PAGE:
FIGS. 6a-b show another embodiment of the tensioning pin 22. Its length is shorter than that of the tensioning sleeve 10. One advantage of the shorter length is that the bore 12 in the tensioning sleeve 10 may be used for guiding a tool for inserting the tensioning pin 22. The design of the tensioning sleeve 10 corresponds to that described in connection with FIGS. 3a-c and 4. The tensioning pin remains in the position as illustrated in FIG. 6b to ensure that the collar formed in the region of the introducing end 15 of the tensioning sleeve 10 is supported radially outwardly.

Although deformation of the tensioning sleeve 10 in the axial direction, i.e. in its longitudinal direction, preferably takes place in the range of plastic deformation, it is advisable for the tensioning pin 22 to remain in the bore 12 of the tensioning sleeve 10. To secure its position under operating conditions, there are several securing possibilities. Various embodiments are illustrated in FIGS. 7-11. For instance, a tensioning pin 22 whose axial length is greater than that of the tensioning sleeve 10, i.e. which axially projects therefrom in the assembled condition, may be secured by a securing ring 27 inserted into a groove 24 of the tensioning pin 22 as shown in FIG. 7. FIG. 7a shows further axial securing means for the tensioning pin 22. The tensioning pin 22 is provided with a groove 24 holding a securing ring 27. The bore of the segments 14 also comprise a groove 43 which may be contacted resiliently by the securing ring 27 when the tensioning pin 22 has reached its final position during the driving operation. FIG. 7b illustrates an end view as seen from line 7b--17b of the embodiment shown in FIG. 7a. A tensioning pin 22 projecting from the tensioning sleeve 10 may be secured as illustrated in FIG. 8, in which case the end of the tensioning pin 22 projecting from the tensioning sleeve 10 is provided with one or more circumferentially distributed locking projections 28 which may be axially supported on an end face 32 of the tensioning sleeve 10.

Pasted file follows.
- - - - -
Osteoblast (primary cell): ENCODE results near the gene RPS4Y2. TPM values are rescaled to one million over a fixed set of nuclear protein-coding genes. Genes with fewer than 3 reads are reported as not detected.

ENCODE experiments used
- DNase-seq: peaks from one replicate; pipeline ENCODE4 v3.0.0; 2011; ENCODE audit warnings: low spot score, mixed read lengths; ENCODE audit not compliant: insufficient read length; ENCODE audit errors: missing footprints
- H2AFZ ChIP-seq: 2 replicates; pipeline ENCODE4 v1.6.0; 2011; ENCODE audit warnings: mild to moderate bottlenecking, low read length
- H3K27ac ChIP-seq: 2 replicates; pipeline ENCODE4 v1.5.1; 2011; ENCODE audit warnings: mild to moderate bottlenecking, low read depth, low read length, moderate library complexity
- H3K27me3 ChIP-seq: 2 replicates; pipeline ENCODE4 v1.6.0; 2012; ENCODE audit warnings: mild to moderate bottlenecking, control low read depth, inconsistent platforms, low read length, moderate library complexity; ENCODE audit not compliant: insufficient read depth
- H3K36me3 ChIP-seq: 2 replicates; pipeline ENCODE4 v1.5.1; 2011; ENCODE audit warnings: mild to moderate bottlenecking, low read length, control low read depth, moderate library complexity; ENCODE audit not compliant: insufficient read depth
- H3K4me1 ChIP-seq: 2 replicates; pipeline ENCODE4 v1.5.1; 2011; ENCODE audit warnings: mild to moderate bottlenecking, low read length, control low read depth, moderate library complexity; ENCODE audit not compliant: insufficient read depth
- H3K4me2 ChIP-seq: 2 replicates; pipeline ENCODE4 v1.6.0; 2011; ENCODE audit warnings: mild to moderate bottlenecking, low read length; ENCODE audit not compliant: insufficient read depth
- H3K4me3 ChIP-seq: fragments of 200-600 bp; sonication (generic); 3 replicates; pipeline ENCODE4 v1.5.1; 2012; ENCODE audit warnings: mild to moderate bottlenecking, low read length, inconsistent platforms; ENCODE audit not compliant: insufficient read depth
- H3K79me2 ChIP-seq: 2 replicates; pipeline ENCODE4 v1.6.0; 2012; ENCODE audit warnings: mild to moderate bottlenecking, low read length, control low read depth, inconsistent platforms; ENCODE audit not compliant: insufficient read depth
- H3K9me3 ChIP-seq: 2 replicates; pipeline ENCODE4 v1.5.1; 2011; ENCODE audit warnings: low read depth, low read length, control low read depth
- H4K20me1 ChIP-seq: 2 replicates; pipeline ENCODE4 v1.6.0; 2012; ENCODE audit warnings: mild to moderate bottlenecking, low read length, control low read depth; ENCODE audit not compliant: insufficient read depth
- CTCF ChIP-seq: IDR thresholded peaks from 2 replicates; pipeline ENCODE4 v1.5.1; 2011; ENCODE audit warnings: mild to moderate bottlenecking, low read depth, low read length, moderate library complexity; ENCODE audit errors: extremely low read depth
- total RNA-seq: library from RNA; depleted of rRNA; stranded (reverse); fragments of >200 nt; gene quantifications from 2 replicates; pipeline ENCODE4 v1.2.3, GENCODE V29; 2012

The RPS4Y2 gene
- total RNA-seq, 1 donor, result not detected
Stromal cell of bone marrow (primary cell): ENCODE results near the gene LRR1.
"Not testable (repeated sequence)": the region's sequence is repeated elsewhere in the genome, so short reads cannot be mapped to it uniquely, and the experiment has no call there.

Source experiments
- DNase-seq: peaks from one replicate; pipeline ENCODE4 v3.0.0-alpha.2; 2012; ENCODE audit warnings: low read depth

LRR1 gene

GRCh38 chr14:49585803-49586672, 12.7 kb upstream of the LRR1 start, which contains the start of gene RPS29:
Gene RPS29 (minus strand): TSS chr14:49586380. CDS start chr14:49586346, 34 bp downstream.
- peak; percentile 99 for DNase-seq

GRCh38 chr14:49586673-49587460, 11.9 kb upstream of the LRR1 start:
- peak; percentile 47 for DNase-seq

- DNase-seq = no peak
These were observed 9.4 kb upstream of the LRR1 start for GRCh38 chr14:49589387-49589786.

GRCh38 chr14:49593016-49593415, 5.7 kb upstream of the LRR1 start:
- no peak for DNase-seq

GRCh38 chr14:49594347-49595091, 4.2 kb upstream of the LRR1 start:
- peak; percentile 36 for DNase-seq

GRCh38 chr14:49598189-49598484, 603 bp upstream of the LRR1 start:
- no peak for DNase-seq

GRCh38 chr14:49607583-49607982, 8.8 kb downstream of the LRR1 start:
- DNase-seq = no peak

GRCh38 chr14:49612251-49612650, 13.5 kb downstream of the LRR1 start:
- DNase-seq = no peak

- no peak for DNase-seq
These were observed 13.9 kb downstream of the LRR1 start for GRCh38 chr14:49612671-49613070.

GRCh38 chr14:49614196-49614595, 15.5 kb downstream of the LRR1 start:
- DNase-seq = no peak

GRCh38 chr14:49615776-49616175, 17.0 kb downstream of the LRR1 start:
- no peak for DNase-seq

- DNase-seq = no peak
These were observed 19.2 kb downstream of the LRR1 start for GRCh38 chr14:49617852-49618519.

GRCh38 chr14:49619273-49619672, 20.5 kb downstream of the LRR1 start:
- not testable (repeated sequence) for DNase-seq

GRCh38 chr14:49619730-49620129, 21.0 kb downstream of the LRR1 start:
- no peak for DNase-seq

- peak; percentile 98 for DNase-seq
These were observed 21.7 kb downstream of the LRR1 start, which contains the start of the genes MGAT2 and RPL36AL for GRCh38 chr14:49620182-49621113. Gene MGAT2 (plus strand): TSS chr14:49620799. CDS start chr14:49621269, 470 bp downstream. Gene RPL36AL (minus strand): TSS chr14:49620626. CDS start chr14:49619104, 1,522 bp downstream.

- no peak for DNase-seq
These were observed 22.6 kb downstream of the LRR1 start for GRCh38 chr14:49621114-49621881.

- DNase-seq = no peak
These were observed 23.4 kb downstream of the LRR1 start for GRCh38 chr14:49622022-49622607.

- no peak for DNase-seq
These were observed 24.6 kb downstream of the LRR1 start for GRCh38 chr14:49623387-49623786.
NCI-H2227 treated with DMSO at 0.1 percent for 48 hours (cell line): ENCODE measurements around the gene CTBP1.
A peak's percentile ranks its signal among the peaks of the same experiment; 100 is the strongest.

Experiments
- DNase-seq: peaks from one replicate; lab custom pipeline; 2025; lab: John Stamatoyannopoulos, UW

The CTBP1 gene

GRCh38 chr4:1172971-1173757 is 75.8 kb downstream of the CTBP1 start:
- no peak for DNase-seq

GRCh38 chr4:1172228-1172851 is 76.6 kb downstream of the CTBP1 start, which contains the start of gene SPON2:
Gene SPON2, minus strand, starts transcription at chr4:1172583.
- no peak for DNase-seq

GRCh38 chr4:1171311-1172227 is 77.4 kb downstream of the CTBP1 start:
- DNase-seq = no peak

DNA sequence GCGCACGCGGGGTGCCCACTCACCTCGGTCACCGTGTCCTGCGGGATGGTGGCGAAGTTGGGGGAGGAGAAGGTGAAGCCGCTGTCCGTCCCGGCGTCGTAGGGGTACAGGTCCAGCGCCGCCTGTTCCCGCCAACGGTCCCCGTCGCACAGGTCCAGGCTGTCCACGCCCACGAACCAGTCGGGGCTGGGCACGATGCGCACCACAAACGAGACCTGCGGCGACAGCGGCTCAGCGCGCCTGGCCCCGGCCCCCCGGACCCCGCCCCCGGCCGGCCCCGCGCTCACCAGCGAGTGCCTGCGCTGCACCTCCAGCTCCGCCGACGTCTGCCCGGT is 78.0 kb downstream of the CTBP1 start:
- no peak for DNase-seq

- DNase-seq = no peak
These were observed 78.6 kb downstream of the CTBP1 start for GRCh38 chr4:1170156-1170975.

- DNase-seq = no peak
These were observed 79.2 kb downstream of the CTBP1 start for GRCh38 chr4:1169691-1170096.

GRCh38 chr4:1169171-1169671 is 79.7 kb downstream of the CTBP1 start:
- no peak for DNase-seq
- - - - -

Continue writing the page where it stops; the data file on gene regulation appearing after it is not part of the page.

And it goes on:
In the embodiment shown in FIG. 9, the bore 12 of the tensioning sleeve 10 is provided with a small recess provided with a layer of glue 31.

In the embodiment shown in FIG. 10, in the bore 12 of the tensioning sleeve 10, there are provided micro-teeth 29 which extend along a certain axial length in the region of the introduction end 15 and which cooperate with correspondingly positioned micro-teeth 30 on the outer face of the tensioning pin 22.

In the embodiment shown in FIG. 11, the bore 12 of the tensioning sleeve 10 near the introduction end 15 is provided with a recess 33 whose axial length corresponds to that of the tensioning pin 22. After having been driven in, the tensioning pin 22 is engagingly received between the shoulders 34 and 35 of the recess 33. This feature is advantageous for dismantling purposes. By applying a tool to the tensioning pin 22 in the direction of the introducing end 15 the tensioning pin 22 is supported on the shoulder 34 and when applying a sufficiently high ejection force the segments 14 of the tensioning sleeve tear off.

In the embodiment illustrated in FIG. 12, a bored step 36 is provided for dismantling the connecting means. The bored step 36 starts from the collar 16 and forms an annular face 37 as a contact face for the end face 39 of an ejecting tool 38. By applying a sufficiently high force via the ejecting tool 38 and its end face 39 to the annular face 37, the segments 14 of the tensioning sleeve 10 tear off, thereby unfastening the connection.